You know what? I’m tired of finding quotes in this book. It’s a little game I began with Infinite Jest last summer because I was rereading the book and found some passages so compelling, so central, so clever, or so erudite that I needed to share. Needed to share.
With Bolano’s 2666? I’m kind of over the quotes. Because the novel is both compelling and frustrating, and I don’t want to retype. I want to read and, honestly, finish this damned thing and move on.
The Part about the Crimes: I read the first twenty pages and got pissed, so I went back and made some notes about the chapter’s foci. Nine pages of short descriptions wherein women’s bodies are found dumped unceremoniously, scant details are collected, and cases are closed without substantive investigation. Some of the murders are similar, some are not. Nine pages. Then twelve pages on a guy peeing in churches. Back to the women for three pages. And the serial urinator for three. You know what? I don’t need to be hit over the head with a mallet to know this book is about misogyny. But the mallet is there, nonetheless: “The attacks on [the churches] San Rafael and San Tadeo got more attention in the local press than the women killed in the preceeding months” (366).
Shocking? Nope. The religion dominating the area is well known for being, despite its commandment against false idols, one that supports worship of consecrated land and general disdain for women.
My fury over the casual disregard of hundreds of brutalized and composting women whose lives seem completely meaningless is provoked by the text to make a point. The murderers dump the bodies, the establishment dumps any responsibility for understanding or preventing further deaths. The culture is more fascinated by and upset about symbolic destruction of religion than by actual destruction of humans. Blasphemy is more important than murder. A post-Neitzschean dead God is valued but a postmodern woman is not. Saw that coming a thousand miles away, when the critics flew into Santa Teresa.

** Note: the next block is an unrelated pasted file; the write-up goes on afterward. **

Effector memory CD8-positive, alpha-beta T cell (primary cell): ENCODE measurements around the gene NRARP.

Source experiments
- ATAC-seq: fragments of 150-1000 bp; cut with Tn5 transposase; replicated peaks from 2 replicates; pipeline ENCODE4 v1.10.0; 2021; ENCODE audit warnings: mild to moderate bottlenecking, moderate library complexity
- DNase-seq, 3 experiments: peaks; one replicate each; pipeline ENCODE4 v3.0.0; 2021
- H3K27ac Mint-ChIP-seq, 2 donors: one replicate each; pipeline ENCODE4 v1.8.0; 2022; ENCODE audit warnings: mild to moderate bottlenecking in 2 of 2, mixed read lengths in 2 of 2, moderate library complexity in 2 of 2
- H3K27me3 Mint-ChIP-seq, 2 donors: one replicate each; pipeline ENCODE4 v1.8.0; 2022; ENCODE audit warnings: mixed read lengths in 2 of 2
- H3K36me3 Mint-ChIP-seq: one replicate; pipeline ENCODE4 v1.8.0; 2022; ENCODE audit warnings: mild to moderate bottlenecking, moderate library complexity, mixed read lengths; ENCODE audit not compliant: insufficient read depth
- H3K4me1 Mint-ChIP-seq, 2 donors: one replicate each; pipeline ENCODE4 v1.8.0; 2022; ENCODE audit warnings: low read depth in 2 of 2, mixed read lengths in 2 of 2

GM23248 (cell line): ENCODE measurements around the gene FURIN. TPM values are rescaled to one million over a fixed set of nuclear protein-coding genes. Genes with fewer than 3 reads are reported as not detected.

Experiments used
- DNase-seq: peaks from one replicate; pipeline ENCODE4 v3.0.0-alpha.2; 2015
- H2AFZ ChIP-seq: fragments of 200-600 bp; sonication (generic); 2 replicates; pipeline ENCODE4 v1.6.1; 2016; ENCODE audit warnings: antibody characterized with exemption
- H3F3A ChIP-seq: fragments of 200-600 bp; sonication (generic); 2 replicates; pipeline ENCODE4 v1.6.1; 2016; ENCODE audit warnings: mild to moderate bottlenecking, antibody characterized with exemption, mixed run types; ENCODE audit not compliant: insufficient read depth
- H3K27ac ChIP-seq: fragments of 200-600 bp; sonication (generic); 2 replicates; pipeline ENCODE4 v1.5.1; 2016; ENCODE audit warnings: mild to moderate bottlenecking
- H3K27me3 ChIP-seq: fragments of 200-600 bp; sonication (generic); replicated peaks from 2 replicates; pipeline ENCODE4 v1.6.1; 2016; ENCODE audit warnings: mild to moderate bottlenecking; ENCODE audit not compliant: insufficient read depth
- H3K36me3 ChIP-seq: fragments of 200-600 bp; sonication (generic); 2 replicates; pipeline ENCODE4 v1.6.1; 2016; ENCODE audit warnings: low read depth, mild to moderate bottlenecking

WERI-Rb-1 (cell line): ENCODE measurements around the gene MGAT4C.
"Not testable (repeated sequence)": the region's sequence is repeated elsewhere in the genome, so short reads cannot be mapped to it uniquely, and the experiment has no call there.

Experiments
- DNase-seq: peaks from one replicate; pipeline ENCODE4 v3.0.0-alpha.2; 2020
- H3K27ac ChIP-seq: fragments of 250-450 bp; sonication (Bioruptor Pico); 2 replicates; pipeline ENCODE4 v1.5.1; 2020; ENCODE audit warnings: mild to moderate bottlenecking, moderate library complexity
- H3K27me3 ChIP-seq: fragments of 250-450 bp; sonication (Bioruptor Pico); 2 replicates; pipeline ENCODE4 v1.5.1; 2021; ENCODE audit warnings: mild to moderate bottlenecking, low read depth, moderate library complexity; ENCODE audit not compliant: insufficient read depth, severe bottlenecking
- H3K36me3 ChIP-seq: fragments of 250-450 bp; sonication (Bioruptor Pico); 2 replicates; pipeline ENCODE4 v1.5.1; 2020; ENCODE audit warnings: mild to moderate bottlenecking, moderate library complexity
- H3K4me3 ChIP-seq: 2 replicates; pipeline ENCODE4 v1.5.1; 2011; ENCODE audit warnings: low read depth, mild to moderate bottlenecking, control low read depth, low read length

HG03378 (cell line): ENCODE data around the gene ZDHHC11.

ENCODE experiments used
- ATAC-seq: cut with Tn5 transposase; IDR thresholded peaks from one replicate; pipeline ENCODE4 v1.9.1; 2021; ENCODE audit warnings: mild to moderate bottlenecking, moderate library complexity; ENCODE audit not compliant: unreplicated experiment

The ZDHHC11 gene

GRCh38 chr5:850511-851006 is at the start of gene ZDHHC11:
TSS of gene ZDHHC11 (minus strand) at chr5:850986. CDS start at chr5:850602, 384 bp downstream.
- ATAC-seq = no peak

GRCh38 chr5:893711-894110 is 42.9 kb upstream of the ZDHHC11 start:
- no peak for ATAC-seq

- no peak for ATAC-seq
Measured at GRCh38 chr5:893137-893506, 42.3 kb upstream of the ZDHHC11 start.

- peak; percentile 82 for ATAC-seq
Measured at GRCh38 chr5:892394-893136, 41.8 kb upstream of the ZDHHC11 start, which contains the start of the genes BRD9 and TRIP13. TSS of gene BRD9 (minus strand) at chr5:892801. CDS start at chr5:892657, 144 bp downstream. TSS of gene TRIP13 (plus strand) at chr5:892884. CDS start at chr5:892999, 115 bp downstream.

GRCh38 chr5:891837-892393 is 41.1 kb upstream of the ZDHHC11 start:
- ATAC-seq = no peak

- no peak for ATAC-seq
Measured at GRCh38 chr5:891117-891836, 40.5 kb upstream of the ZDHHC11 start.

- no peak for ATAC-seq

Gotta tell you, I’m more than a little angry about the casual discarding of women’s bodies by the murderers and of women’s stories by the narrator. Chalk up this week’s frustration to being way far ahead in the reading and less willing to leaf through 50 pages of macabre bullshit, to being nine months pregnant and a bit protective of women and girls everywhere, or to being frustrated that, while this is a good text that I believe is valuable and necessary, is not the right read for me in search of post-Wallace, post-postmodern enlightenment. But the anger is supposed to move me to action, to changing the state of affairs. To helping, to expressing outrage, to making a difference. And how the f— am I supposed to do that?
I’m just saying…this section pisses me off. I know it’s supposed to. That doesn’t help.
“But somewhere along the way something happened or something went permanently wrong and afterward her mother was told there was a chance she had run off with a man. She’s only sixteen, said her mother, and she’s a good girl. Forty days later some children found her body near a shack in Colonia Maytoprena. Her left hand rested on some guaco leaves. Due to the state of the body, the medical examiner was unable to determine the cause of death. One of the policemen present at the removal of the body, however, was able to identify the guaco plant. It’s good for mosquito bites, he said, crouching down and plucking some little green leaves, pointed and tough.” (375.)